The idea of condensing the training of future teachers to stop the shortage is received coldly in the teaching community. “I choked on my coffee,” bluntly states Nancy Goyette, a researcher in well-being psychology and professor at the University of Quebec in Trois-Rivières (UQTR), who believes this idea does not hold water.
Education Minister Bernard Drainville says he is seriously considering reducing the length of the baccalaureate in teaching from four to three years. He has even commissioned officials to study this route, which would allow future teachers to be trained more quickly. To achieve this, training would be condensed and courses shortened.
We’ve really reached the end, that doesn’t really make any sense. continues Mrs. Goyette.
Remember that the training was extended to four years in 1994.
because the training was not adequate enough for teachers to be able to function successfully in environments with sufficient experience for our students..
I think today, the biggest losers from this are still the teachers and the students, at the end of the day.
According to her, the
training shortcuts will not help promote the profession and
The lack of qualification will cause a great environmental overload..
Quebec is also considering transforming the fourth year into a fully paid internship. Nancy Goyette does not adhere to this way of doing things either.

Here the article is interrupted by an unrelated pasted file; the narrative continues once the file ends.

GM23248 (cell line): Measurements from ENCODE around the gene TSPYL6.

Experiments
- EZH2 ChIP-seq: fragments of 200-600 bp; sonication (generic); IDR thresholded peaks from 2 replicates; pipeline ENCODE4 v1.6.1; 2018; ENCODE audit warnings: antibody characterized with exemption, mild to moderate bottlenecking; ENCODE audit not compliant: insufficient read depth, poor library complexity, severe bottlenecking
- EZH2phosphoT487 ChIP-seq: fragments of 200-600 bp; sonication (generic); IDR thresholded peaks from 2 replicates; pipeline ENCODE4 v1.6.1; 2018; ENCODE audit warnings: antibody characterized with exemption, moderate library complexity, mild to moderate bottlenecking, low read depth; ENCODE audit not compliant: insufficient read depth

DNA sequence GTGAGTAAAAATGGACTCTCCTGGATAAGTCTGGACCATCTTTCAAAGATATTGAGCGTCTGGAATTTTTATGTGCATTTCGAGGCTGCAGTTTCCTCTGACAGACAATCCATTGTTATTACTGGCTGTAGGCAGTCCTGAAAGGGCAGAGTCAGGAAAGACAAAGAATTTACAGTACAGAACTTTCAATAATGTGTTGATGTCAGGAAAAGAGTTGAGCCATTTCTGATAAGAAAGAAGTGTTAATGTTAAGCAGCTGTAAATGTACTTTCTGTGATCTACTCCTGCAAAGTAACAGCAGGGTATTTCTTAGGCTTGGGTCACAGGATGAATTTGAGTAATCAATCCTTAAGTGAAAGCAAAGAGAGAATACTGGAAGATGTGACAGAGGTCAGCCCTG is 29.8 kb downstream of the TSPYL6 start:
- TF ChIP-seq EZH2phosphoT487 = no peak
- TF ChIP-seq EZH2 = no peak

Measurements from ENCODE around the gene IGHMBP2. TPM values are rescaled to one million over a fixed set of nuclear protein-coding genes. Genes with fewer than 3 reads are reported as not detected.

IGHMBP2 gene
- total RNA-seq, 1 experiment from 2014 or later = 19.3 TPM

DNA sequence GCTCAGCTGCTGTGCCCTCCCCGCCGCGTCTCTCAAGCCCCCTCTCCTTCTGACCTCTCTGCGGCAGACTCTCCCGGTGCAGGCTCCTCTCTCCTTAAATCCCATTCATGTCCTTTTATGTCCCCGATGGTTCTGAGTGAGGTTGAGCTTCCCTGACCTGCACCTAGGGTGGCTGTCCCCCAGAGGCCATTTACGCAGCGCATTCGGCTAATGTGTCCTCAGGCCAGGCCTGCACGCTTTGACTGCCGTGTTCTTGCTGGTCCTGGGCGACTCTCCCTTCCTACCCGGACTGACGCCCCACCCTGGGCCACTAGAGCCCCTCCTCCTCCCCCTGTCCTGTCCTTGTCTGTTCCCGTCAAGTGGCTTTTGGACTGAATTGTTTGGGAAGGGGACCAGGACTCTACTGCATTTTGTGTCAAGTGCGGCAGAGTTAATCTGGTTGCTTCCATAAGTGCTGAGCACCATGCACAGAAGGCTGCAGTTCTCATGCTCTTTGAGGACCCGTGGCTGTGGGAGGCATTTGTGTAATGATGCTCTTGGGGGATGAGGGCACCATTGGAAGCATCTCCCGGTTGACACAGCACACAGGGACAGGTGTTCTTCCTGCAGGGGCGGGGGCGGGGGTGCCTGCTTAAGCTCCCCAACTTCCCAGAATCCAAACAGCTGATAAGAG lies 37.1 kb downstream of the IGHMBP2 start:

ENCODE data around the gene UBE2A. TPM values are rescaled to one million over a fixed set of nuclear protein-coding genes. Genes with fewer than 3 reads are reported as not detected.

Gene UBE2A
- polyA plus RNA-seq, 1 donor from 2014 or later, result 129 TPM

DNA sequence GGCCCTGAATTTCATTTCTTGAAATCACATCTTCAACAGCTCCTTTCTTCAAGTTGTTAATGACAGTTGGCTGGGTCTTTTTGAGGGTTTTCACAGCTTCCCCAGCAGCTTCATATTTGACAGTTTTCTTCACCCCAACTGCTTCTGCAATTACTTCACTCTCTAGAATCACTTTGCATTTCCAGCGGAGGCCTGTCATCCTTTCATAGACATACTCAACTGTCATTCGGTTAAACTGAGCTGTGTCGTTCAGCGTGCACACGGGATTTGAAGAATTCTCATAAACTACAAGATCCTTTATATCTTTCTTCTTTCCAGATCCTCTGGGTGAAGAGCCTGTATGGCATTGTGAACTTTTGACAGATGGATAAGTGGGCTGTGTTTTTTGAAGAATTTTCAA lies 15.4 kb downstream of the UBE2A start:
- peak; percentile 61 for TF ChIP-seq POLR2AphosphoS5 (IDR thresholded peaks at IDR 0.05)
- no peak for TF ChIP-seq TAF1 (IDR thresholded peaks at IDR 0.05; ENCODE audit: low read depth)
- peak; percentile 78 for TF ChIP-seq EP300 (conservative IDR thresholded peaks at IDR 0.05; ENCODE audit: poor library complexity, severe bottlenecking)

It’s a little bit like being in a field of unicorns to think that we will be able to organize in the communities to adequately train these people in terms of internships, because practical training is something complex. Not everyone can train people in the workplace, even if you are a teacher. You need a certain knowledge of the programs and (you have to) also know how to support these people who arrive.
The researcher in educational psychology of well-being believes that one of the solutions involves a four-year hybrid training of future teachers to
Also make sure to organize training so that students can have summer courses, weekend courses or evening courses to help in the communities, because what we need, many times, are replacements and not necessarily long-term contracts..
For her part, the president of the Federation of Education Unions was surprised to learn about these scenarios through the media.
The government clarified that nothing had yet been decided.